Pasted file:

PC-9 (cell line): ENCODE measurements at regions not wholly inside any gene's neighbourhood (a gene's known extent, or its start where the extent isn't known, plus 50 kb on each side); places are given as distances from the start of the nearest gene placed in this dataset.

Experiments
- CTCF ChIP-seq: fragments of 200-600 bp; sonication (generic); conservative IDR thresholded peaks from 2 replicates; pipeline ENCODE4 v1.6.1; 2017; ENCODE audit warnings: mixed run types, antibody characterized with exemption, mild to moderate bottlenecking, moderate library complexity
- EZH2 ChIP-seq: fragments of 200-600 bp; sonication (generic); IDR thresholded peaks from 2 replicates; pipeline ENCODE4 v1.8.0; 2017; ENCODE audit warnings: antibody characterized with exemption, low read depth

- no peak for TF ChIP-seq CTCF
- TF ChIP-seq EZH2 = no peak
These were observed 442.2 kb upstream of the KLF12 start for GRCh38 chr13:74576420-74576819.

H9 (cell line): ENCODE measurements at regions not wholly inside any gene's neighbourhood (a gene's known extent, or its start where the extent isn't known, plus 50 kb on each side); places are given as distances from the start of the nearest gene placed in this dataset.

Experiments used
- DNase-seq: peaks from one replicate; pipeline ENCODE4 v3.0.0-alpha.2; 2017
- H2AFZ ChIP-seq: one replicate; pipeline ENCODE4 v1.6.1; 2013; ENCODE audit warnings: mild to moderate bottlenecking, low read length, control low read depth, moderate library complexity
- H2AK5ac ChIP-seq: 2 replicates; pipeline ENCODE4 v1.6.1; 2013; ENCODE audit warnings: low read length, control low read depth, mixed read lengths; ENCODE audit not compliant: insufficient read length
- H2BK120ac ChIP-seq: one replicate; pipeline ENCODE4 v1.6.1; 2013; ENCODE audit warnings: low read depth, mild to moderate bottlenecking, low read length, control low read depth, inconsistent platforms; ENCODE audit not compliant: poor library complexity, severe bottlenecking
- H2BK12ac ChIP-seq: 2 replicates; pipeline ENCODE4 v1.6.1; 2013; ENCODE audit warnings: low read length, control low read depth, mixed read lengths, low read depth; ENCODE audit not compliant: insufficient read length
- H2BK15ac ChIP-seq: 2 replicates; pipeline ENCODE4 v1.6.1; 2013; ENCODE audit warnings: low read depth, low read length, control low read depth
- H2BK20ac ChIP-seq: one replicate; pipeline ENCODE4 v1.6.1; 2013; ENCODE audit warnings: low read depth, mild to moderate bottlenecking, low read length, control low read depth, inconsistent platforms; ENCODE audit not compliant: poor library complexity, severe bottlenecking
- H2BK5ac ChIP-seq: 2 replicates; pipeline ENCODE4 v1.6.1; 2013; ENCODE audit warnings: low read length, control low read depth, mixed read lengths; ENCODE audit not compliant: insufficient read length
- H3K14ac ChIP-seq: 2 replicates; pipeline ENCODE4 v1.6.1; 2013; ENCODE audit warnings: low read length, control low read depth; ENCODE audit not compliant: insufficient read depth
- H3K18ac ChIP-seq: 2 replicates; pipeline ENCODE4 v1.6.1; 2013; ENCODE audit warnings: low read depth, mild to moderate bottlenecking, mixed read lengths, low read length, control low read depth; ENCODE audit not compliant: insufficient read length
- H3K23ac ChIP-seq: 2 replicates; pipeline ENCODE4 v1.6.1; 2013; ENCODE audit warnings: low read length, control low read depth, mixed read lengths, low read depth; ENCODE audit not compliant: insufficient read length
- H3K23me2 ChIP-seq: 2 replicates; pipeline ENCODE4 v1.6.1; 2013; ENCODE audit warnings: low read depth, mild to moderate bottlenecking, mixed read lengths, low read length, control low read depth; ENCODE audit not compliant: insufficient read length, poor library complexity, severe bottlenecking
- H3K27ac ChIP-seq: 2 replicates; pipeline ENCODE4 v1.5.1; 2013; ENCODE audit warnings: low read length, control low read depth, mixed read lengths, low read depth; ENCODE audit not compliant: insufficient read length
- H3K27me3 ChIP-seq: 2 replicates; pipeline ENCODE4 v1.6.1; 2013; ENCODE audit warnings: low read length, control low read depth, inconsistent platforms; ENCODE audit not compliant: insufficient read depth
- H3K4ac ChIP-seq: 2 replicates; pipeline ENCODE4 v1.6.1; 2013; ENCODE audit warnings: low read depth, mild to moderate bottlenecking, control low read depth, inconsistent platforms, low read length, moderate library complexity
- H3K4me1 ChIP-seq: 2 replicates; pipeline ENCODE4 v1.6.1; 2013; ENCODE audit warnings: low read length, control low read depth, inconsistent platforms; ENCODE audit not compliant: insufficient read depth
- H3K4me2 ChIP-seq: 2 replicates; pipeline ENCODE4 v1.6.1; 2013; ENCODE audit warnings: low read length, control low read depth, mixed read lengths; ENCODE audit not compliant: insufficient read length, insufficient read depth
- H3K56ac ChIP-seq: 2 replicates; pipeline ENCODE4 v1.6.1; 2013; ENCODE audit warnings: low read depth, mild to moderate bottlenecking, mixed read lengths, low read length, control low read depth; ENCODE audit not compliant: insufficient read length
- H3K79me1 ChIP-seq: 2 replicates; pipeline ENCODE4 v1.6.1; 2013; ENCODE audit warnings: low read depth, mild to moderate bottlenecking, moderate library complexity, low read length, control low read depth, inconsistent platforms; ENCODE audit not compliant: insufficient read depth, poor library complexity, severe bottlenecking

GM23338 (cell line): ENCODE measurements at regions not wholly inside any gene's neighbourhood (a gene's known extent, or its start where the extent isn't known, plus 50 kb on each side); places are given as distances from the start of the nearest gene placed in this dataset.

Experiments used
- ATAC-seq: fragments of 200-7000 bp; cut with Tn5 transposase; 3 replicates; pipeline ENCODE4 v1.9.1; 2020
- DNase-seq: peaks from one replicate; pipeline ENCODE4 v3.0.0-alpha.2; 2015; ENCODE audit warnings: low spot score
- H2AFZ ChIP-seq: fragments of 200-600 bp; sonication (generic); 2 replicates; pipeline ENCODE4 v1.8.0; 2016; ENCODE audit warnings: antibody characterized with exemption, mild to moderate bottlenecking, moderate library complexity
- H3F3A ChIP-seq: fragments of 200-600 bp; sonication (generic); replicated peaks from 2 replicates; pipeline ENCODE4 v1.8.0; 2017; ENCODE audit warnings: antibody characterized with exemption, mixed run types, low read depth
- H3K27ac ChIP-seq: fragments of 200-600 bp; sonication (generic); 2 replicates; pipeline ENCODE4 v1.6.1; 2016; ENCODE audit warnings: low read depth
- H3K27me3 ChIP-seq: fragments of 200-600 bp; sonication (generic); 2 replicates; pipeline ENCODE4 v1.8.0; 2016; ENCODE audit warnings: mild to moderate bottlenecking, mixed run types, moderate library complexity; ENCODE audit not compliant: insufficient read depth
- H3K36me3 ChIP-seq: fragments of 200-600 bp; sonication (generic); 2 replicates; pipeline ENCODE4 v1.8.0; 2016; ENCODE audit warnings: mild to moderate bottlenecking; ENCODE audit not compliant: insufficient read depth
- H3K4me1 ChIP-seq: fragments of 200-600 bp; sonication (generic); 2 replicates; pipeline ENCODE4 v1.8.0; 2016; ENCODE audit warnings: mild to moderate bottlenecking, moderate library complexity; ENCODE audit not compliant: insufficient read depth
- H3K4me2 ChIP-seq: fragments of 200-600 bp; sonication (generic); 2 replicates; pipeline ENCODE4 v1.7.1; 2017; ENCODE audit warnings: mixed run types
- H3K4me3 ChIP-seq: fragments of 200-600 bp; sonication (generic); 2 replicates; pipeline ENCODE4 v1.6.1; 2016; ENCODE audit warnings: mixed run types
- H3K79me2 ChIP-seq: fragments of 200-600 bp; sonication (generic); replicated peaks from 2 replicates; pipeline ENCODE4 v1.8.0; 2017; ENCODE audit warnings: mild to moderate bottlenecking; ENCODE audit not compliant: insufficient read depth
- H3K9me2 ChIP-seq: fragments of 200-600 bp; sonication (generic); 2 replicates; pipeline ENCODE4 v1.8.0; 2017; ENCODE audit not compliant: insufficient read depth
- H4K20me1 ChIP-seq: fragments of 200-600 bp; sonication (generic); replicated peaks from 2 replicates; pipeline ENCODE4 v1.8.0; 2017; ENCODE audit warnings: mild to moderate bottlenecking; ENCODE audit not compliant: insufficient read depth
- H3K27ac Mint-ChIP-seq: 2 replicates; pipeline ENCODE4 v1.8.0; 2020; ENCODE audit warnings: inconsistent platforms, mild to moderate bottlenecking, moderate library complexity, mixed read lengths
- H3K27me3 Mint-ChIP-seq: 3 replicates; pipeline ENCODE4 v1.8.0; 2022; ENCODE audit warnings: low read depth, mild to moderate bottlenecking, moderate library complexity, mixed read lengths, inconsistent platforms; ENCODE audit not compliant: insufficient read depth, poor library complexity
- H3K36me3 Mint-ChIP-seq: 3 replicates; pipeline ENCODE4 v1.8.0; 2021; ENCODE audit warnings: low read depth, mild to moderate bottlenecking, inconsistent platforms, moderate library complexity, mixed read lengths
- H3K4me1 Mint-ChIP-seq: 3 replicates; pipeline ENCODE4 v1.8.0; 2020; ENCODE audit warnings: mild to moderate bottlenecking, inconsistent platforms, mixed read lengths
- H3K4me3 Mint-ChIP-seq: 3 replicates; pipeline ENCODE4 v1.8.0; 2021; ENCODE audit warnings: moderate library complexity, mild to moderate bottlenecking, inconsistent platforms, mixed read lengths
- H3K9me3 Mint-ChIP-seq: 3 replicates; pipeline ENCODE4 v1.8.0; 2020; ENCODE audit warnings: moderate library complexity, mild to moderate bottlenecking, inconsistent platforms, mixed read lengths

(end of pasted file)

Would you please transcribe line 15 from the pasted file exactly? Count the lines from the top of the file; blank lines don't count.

- H2BK15ac ChIP-seq: 2 replicates; pipeline ENCODE4 v1.6.1; 2013; ENCODE audit warnings: low read depth, low read length, control low read depth